While shared housing may be thought of a something young people do, it offers seniors social connection, an informal support system, assistance with tasks, and an opportunity to save money. I spoke with Annamarie Pluhar, shared housing advocate and the author of “Sharing Housing: a Guidebook for Finding and Keeping Good Housemates,” about the best ways for seniors to find and keep housemates and enjoy sharing their home with someone else.

Read How Shared Housing Can Help Counter Social Isolation Among Seniors by Cat Johnson at Shareable.

July 24, 2017 at 10:36 am Leave a comment

Canada’s tree-mendous discovery: Forests limit harmful ozone gas

Darker environments like forests make less ozone gas, as the inorganic molecule is produced from a chemical reaction activated by ultraviolet light from sunshine. There is also less wind in forests because trees reduce turbulence, so there is a smaller chance of ozone gas getting whipped up from fresh air.

What that meant is that deforestation just took on a whole new importance.

Not only do forests suck carbon dioxide from the air, helping to counteract the greenhouse effect that is furthering dangerous and destructive climate change, they also help lower smog and make healthier air to breathe by lessening ozone, a key air pollutant.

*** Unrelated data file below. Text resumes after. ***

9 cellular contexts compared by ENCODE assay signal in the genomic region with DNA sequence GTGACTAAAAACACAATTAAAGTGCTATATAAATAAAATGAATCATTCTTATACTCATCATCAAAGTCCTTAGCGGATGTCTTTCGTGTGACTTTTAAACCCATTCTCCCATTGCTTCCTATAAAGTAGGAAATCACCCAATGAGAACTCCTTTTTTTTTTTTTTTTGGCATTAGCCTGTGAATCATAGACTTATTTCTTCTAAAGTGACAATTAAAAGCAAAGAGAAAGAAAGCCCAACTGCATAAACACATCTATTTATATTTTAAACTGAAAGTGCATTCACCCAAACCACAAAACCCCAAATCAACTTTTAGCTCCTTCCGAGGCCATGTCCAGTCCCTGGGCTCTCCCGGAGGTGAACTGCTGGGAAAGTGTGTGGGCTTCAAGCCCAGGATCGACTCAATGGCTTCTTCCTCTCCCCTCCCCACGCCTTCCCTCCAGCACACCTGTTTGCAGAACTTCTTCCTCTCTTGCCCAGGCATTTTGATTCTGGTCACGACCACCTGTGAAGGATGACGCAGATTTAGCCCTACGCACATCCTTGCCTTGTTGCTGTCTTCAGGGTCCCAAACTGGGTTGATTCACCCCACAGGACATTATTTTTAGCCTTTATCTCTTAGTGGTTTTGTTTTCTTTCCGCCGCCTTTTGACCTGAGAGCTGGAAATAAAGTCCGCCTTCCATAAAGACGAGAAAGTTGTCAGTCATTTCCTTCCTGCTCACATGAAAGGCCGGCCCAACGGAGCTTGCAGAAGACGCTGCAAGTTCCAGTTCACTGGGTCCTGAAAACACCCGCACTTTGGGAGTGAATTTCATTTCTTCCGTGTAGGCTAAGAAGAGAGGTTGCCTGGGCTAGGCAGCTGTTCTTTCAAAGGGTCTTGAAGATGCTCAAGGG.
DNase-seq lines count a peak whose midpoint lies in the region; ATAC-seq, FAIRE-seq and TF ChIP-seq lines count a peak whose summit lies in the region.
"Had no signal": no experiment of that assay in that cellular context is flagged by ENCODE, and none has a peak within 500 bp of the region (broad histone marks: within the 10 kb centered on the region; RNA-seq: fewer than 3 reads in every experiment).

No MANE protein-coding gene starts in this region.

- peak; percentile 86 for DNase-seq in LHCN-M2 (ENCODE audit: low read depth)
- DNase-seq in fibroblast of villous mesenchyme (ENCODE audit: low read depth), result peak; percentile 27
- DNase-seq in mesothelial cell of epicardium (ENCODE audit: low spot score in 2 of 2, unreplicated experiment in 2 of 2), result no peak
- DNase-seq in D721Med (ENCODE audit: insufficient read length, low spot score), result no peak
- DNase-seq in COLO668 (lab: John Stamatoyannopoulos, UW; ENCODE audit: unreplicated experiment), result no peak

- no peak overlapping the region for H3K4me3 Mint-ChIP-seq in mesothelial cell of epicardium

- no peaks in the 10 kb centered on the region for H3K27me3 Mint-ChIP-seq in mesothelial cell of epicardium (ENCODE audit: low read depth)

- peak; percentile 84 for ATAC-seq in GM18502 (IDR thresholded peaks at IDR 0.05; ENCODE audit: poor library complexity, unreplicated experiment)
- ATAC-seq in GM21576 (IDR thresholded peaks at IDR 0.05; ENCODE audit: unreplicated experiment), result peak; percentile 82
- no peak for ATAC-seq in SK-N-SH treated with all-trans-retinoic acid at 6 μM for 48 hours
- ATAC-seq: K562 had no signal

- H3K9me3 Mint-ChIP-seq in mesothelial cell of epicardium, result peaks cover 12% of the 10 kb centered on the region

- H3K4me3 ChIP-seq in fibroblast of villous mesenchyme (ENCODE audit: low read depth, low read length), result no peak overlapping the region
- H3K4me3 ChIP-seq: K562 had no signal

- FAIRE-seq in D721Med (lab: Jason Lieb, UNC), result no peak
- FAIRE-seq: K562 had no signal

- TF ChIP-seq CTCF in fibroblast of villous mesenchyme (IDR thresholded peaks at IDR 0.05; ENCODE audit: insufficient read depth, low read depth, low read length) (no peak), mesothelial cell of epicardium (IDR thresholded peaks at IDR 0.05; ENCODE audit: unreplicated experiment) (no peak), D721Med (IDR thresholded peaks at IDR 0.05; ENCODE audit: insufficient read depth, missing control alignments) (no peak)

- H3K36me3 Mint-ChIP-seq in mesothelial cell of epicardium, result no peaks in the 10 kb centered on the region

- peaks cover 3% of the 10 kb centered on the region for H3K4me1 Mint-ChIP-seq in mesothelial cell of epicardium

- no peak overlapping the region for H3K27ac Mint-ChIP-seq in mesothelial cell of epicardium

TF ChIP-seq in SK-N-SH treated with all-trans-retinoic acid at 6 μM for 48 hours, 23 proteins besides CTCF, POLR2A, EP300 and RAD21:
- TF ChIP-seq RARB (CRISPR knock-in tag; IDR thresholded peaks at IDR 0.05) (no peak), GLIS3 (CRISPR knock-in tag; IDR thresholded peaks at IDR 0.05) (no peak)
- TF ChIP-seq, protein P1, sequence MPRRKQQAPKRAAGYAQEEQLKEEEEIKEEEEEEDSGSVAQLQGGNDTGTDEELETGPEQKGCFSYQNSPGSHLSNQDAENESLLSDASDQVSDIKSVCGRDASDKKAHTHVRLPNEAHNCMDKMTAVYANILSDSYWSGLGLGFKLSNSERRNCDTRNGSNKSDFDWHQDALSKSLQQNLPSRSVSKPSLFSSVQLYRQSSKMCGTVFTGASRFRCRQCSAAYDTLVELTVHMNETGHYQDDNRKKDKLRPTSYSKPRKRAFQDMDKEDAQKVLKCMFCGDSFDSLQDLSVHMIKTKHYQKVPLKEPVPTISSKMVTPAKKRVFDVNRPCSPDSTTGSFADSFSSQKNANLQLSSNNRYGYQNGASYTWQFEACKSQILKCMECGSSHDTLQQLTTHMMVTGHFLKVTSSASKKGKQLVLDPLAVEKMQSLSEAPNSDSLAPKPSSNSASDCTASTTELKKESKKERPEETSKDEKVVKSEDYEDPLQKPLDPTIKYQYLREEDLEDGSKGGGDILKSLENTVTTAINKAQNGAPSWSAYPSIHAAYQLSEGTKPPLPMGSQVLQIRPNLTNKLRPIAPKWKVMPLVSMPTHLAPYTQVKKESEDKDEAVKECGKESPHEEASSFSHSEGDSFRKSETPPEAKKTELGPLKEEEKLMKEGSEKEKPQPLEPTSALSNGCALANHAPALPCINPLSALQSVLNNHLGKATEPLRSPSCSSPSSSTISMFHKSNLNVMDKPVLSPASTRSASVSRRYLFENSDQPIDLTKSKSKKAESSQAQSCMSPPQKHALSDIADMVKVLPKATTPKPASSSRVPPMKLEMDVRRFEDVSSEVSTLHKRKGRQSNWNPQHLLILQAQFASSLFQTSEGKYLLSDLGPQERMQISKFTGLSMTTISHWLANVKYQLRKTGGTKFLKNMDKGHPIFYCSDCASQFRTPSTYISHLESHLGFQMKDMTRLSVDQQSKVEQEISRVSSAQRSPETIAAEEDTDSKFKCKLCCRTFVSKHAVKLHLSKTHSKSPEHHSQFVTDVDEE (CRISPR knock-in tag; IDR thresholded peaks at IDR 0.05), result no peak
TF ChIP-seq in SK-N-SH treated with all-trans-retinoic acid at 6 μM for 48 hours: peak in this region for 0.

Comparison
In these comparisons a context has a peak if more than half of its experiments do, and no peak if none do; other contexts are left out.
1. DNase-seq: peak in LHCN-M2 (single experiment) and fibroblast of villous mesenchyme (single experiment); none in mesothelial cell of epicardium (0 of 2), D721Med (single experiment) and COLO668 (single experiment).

Read the full article  Canada’s tree-mendous discovery: Forests limit harmful ozone gas by Karl Meyer at the National Observer.

 

June 28, 2017 at 10:37 am Leave a comment

10 Ways Bicycle-Friendly Streets Are Good for People Who Don’t Ride Bicycles

A dedicated bicycle lane in Durham, New Hampshire

Drivers, some of whom view the nation’s roadways as their exclusive domain, are having to contend with growing numbers of bicyclists and pedestrians.

Bicyclists, who are largely focused on maneuvering through vehicle traffic and not getting sideswiped on shoulderless streets, sometimes don’t realize how they imperil pedestrians.

People traveling by foot often feel under siege from both speeding cars and unpredictable bicycles.

Like many street-level conflicts, this one is about territory. Who owns the streets?

The solution (and key to reducing frustration and preventing actual injury) is to share the streets by providing a space for each group. Recent research shows that bicycle-friendly projects are even good for people who will never ride a bike. Here’s how:

Read 10 Ways Bicycle-Friendly Streets Are Good for People Who Don’t Ride Bicycles by Jay Walljasper at AARP.

May 15, 2017 at 10:56 am Leave a comment